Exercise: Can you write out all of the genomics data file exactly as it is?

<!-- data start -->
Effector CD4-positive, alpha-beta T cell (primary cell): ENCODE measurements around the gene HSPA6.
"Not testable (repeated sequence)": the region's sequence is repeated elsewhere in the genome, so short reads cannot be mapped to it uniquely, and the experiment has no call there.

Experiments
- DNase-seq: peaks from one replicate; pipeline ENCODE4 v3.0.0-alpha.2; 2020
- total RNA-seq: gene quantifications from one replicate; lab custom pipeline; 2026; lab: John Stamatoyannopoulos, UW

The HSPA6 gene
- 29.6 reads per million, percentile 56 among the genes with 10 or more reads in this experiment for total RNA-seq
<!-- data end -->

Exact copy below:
Effector CD4-positive, alpha-beta T cell (primary cell): ENCODE measurements around the gene HSPA6.
"Not testable (repeated sequence)": the region's sequence is repeated elsewhere in the genome, so short reads cannot be mapped to it uniquely, and the experiment has no call there.

Experiments
- DNase-seq: peaks from one replicate; pipeline ENCODE4 v3.0.0-alpha.2; 2020
- total RNA-seq: gene quantifications from one replicate; lab custom pipeline; 2026; lab: John Stamatoyannopoulos, UW

The HSPA6 gene
- 29.6 reads per million, percentile 56 among the genes with 10 or more reads in this experiment for total RNA-seq